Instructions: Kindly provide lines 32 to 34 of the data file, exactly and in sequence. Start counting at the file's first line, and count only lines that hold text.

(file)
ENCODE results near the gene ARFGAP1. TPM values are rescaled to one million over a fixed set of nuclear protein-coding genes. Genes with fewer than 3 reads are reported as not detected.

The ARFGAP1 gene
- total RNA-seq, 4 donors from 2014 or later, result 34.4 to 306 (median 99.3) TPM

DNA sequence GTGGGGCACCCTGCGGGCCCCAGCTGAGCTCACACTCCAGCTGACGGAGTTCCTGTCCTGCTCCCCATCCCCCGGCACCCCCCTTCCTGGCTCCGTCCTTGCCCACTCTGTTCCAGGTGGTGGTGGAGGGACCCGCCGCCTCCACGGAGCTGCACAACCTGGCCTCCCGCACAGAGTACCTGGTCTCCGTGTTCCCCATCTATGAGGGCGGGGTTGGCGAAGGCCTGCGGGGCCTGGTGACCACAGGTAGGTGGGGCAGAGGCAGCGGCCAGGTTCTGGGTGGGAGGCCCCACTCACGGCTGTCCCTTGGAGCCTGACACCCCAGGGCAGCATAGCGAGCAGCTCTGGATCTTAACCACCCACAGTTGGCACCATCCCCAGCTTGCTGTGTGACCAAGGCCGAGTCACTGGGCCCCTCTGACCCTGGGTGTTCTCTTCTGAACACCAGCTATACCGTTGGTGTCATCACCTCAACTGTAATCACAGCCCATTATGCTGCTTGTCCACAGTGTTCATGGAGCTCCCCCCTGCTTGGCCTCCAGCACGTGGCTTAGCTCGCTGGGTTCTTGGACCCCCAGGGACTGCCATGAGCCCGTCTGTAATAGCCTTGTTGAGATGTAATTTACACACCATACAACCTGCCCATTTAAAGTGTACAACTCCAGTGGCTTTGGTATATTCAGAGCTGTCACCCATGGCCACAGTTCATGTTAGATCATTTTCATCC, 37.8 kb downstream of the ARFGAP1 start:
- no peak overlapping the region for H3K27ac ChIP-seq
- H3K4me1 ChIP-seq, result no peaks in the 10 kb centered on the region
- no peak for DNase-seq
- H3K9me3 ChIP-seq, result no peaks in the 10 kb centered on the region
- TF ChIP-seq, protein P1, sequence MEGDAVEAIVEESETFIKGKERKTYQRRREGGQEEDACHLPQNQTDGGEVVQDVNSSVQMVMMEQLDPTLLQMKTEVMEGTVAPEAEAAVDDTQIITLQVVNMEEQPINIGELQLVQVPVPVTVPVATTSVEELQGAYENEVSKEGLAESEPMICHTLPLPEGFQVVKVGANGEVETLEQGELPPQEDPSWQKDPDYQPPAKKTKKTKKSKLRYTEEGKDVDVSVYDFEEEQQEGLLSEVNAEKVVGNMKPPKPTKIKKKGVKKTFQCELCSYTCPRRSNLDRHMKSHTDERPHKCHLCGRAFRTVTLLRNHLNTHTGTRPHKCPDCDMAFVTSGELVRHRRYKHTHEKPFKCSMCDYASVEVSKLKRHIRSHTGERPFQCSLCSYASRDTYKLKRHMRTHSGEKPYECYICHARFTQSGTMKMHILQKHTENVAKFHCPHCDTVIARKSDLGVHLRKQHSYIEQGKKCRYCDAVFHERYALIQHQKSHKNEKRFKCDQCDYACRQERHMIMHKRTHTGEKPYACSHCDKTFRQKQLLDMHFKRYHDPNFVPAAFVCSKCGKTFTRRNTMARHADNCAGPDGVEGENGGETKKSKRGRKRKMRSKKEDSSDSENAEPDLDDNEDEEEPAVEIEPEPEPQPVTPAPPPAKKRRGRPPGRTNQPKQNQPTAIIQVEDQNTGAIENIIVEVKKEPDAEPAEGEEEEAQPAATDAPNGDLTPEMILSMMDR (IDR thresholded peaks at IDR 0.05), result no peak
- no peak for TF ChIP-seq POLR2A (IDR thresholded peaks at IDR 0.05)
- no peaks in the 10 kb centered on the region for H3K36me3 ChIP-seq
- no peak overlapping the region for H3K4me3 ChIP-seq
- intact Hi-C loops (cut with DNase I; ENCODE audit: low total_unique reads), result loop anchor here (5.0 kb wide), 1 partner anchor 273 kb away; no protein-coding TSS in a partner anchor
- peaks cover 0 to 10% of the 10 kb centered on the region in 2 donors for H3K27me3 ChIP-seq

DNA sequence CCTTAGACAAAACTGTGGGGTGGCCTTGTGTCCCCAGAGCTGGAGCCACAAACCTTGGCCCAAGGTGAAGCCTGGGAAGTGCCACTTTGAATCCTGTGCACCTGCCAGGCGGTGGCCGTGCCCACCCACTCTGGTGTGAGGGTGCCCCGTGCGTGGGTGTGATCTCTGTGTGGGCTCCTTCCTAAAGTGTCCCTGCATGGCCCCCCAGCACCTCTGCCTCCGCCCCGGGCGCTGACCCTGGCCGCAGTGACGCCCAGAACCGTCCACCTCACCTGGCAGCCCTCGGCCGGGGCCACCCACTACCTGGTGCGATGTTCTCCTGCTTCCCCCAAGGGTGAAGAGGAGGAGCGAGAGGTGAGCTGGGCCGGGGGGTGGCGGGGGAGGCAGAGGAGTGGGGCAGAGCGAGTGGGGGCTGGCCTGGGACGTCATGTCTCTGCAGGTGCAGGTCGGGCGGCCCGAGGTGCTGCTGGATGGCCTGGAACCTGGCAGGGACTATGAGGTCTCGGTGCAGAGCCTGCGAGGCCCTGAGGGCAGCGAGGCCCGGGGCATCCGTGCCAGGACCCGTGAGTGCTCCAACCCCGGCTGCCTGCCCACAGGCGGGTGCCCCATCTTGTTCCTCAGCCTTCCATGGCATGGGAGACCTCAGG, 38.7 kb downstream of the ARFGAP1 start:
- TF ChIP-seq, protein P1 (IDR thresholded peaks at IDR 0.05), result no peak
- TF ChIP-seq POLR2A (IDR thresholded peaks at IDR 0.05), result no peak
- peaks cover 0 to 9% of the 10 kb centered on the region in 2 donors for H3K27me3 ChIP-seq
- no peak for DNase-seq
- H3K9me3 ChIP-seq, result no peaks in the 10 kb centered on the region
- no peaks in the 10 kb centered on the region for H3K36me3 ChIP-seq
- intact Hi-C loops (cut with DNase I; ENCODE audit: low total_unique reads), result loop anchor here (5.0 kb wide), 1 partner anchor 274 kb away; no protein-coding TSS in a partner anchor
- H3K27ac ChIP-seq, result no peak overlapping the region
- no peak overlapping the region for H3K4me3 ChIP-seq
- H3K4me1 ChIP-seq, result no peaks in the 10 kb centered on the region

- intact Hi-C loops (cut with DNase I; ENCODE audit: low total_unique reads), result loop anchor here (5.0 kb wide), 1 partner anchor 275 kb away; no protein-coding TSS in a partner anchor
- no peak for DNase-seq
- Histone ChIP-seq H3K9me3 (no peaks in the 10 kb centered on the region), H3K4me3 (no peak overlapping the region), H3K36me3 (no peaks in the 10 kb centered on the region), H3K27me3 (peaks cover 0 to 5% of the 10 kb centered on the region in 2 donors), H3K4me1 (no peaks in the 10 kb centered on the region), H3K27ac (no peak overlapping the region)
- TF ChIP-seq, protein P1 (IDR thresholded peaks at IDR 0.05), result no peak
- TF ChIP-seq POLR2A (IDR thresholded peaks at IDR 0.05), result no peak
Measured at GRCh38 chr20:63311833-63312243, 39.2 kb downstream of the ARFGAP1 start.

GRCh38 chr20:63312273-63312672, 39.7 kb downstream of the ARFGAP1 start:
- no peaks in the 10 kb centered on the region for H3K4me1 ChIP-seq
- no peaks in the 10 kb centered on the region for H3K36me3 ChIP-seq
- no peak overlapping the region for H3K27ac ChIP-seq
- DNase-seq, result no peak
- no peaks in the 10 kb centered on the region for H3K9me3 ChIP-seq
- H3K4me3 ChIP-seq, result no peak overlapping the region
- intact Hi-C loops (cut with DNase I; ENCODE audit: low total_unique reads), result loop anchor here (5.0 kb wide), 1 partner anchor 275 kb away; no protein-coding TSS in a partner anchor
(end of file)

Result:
GRCh38 chr20:63312273-63312672, 39.7 kb downstream of the ARFGAP1 start:
- no peaks in the 10 kb centered on the region for H3K4me1 ChIP-seq
- no peaks in the 10 kb centered on the region for H3K36me3 ChIP-seq